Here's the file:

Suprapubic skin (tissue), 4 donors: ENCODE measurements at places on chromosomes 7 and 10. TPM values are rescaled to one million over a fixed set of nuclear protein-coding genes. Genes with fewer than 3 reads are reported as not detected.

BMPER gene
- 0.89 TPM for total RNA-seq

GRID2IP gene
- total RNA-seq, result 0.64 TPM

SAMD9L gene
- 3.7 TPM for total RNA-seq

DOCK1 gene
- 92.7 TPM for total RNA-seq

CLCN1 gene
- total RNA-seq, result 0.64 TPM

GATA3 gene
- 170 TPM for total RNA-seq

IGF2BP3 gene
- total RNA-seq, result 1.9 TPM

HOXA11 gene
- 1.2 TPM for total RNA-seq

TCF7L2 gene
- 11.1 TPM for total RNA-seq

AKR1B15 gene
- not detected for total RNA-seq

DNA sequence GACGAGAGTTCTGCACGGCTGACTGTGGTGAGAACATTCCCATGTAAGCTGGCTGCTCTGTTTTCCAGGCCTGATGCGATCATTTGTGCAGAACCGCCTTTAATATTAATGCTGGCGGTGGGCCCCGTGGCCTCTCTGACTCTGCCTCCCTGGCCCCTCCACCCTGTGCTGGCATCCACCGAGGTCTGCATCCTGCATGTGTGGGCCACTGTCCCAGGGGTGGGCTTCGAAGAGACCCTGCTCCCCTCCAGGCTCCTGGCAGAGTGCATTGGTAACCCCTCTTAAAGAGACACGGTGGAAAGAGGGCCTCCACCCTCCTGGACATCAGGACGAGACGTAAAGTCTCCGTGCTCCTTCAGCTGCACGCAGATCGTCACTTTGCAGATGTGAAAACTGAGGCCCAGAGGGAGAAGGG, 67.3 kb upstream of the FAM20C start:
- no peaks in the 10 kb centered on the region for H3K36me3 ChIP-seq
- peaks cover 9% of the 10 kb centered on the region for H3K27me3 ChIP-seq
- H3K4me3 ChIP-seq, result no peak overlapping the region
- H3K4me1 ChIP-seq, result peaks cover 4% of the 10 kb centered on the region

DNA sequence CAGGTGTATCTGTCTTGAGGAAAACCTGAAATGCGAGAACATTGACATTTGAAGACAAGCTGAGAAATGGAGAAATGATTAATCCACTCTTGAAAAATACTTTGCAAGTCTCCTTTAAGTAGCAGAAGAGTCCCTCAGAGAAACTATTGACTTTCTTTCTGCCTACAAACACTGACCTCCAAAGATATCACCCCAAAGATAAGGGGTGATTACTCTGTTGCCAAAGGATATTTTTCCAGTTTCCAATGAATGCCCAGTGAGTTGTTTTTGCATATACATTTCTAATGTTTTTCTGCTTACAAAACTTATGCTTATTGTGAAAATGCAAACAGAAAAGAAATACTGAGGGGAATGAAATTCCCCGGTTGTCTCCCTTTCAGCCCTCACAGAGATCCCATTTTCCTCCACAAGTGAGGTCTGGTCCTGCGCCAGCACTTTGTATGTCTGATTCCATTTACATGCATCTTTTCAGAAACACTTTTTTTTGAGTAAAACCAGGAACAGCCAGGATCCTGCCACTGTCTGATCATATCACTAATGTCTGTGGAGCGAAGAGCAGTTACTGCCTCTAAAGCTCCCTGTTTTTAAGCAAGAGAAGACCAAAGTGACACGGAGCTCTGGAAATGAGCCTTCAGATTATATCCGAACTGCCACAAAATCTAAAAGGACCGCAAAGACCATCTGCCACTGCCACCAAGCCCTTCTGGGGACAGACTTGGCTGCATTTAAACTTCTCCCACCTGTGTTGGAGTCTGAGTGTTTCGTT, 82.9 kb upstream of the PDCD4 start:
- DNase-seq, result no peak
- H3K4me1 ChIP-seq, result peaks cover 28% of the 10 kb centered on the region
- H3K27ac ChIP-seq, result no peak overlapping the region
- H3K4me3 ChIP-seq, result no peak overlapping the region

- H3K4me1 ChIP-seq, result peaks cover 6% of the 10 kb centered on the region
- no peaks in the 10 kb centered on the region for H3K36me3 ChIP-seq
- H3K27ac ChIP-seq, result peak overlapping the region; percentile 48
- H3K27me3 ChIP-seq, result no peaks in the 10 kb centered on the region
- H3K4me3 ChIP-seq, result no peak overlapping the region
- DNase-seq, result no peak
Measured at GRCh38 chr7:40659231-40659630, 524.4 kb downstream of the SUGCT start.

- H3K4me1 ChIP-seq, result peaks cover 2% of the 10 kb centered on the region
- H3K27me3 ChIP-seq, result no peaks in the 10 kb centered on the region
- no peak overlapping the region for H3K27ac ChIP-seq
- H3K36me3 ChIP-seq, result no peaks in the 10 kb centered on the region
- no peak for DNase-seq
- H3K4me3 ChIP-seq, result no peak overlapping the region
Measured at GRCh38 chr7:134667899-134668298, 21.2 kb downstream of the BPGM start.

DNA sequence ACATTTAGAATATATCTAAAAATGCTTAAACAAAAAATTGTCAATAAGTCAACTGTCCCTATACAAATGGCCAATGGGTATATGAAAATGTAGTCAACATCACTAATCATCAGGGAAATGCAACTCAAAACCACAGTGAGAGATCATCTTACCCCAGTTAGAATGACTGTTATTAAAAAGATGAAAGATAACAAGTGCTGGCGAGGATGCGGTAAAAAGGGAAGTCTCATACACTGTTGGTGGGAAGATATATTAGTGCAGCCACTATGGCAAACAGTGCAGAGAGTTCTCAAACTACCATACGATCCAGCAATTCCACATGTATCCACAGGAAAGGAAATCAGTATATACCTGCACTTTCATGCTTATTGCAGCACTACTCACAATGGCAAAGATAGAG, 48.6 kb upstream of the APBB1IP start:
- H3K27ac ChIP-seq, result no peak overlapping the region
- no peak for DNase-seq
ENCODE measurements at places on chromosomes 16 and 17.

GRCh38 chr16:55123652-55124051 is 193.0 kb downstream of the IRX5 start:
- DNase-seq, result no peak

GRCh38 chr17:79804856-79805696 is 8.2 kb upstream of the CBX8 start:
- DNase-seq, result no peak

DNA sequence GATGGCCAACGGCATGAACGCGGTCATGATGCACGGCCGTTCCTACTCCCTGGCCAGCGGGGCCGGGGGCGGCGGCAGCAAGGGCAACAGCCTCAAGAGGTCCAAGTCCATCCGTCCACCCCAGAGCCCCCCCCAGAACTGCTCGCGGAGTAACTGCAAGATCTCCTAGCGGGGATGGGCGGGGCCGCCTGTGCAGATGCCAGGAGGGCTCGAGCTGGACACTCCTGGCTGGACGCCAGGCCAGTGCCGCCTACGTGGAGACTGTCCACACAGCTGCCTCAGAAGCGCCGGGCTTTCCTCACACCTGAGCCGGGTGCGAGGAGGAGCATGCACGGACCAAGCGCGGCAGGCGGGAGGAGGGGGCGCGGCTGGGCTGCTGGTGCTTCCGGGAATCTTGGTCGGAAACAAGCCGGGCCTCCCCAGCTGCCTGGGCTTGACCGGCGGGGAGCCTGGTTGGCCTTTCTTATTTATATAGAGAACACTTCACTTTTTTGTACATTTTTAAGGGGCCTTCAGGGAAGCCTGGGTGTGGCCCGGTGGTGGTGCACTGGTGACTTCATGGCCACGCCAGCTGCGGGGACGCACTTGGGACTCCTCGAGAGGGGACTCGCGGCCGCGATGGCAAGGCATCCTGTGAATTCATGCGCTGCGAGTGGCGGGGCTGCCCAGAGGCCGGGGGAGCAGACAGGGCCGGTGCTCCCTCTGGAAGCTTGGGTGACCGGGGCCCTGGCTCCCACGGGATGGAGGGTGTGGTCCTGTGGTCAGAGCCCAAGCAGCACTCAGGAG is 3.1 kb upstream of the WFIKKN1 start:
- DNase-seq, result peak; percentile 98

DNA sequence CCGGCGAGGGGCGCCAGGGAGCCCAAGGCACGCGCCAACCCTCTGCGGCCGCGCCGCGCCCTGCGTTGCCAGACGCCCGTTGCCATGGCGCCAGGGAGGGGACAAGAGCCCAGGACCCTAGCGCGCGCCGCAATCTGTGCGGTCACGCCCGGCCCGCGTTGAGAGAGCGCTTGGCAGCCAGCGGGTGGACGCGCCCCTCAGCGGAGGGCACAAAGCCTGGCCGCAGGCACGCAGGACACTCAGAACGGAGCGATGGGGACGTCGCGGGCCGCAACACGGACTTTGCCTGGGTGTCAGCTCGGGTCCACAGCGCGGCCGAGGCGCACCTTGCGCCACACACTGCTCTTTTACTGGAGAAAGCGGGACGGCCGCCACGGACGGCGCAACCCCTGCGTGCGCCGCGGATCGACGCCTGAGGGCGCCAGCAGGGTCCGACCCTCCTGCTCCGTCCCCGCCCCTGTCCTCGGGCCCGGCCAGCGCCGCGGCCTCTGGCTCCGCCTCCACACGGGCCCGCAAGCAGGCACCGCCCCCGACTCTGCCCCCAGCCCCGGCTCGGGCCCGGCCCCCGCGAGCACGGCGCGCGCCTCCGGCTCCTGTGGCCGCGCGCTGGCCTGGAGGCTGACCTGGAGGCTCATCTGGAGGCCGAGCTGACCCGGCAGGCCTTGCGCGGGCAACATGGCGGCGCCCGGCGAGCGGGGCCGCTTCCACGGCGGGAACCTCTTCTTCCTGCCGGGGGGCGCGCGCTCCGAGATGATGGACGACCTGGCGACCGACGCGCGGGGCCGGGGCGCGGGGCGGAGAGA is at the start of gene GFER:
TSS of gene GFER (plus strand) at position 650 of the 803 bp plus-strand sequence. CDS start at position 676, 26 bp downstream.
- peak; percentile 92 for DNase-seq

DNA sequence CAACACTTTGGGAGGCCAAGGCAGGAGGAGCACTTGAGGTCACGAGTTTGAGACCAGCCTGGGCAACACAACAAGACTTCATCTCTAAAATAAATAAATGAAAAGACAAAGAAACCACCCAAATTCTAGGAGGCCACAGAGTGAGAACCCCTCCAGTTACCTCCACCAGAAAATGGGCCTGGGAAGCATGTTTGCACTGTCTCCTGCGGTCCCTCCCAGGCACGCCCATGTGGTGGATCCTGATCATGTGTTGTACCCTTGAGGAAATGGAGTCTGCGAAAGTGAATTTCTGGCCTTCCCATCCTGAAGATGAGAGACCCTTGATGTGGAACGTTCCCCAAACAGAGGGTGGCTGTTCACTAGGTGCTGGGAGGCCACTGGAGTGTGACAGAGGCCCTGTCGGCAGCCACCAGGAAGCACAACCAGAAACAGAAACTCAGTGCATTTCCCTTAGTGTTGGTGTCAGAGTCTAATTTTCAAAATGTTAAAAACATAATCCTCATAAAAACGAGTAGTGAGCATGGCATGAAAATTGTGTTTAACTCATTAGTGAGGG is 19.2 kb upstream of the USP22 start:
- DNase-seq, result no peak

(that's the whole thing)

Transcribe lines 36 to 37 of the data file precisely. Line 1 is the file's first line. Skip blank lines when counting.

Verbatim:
- H3K4me3 ChIP-seq, result no peak overlapping the region
- DNase-seq, result no peak